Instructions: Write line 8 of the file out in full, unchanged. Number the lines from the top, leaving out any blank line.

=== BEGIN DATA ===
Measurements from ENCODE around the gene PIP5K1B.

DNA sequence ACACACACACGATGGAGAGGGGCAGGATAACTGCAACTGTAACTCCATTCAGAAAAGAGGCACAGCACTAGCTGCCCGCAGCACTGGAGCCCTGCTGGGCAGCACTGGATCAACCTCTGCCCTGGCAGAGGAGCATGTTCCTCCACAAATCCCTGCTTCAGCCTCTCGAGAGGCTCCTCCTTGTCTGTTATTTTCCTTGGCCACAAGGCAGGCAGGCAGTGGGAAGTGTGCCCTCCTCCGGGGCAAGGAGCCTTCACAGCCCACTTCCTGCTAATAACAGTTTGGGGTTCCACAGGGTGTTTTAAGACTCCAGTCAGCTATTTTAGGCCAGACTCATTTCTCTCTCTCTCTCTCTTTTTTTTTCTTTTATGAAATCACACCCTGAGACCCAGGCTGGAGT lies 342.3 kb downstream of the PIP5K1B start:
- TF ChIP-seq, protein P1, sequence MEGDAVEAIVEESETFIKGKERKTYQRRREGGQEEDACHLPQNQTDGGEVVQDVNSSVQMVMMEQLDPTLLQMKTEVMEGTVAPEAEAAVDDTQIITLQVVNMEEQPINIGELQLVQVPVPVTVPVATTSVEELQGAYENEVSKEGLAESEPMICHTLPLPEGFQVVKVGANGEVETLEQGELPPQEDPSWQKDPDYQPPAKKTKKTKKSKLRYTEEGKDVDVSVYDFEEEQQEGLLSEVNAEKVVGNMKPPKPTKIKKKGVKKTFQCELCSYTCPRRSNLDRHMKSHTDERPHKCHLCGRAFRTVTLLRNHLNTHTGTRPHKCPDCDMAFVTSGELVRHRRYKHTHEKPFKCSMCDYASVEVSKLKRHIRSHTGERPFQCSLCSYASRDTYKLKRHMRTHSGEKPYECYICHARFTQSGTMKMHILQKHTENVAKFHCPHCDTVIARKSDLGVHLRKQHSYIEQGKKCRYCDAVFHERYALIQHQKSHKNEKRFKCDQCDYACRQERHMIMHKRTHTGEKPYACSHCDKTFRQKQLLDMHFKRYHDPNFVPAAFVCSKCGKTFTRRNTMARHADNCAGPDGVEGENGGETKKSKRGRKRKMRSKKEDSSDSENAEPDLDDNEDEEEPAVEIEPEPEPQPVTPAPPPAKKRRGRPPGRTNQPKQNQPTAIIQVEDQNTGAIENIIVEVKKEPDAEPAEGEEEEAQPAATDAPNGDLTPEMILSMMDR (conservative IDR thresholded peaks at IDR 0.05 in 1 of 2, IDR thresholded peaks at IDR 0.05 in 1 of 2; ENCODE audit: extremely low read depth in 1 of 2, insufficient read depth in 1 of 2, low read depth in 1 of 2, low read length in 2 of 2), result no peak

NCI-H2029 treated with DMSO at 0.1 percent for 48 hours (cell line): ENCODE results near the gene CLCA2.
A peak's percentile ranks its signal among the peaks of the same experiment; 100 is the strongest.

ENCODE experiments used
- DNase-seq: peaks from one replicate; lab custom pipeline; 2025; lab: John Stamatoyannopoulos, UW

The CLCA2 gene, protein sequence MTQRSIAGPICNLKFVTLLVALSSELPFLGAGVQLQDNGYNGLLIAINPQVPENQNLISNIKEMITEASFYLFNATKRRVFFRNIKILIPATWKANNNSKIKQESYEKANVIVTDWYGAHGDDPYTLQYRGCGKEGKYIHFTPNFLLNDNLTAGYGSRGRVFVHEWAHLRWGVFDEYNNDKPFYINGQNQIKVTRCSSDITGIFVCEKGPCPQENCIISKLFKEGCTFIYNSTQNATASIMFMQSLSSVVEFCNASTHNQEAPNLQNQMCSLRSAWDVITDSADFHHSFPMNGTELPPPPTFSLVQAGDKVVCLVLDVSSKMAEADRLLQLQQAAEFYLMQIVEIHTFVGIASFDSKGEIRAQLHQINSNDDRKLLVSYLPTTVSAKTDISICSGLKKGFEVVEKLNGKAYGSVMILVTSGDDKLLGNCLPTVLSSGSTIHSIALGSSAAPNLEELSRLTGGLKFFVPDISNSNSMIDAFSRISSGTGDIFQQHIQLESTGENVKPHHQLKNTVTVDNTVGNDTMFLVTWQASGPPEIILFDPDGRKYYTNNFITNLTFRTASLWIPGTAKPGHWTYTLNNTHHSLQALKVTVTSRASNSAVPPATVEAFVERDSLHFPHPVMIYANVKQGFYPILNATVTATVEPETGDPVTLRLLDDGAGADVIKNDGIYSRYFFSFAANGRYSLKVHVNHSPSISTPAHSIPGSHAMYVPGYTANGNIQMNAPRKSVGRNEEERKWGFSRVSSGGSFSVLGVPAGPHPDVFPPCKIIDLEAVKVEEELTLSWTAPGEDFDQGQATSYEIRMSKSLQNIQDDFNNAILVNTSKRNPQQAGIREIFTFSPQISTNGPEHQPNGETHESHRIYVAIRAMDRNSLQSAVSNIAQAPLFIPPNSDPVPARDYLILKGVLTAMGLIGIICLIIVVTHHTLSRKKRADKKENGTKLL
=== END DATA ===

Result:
The CLCA2 gene, protein sequence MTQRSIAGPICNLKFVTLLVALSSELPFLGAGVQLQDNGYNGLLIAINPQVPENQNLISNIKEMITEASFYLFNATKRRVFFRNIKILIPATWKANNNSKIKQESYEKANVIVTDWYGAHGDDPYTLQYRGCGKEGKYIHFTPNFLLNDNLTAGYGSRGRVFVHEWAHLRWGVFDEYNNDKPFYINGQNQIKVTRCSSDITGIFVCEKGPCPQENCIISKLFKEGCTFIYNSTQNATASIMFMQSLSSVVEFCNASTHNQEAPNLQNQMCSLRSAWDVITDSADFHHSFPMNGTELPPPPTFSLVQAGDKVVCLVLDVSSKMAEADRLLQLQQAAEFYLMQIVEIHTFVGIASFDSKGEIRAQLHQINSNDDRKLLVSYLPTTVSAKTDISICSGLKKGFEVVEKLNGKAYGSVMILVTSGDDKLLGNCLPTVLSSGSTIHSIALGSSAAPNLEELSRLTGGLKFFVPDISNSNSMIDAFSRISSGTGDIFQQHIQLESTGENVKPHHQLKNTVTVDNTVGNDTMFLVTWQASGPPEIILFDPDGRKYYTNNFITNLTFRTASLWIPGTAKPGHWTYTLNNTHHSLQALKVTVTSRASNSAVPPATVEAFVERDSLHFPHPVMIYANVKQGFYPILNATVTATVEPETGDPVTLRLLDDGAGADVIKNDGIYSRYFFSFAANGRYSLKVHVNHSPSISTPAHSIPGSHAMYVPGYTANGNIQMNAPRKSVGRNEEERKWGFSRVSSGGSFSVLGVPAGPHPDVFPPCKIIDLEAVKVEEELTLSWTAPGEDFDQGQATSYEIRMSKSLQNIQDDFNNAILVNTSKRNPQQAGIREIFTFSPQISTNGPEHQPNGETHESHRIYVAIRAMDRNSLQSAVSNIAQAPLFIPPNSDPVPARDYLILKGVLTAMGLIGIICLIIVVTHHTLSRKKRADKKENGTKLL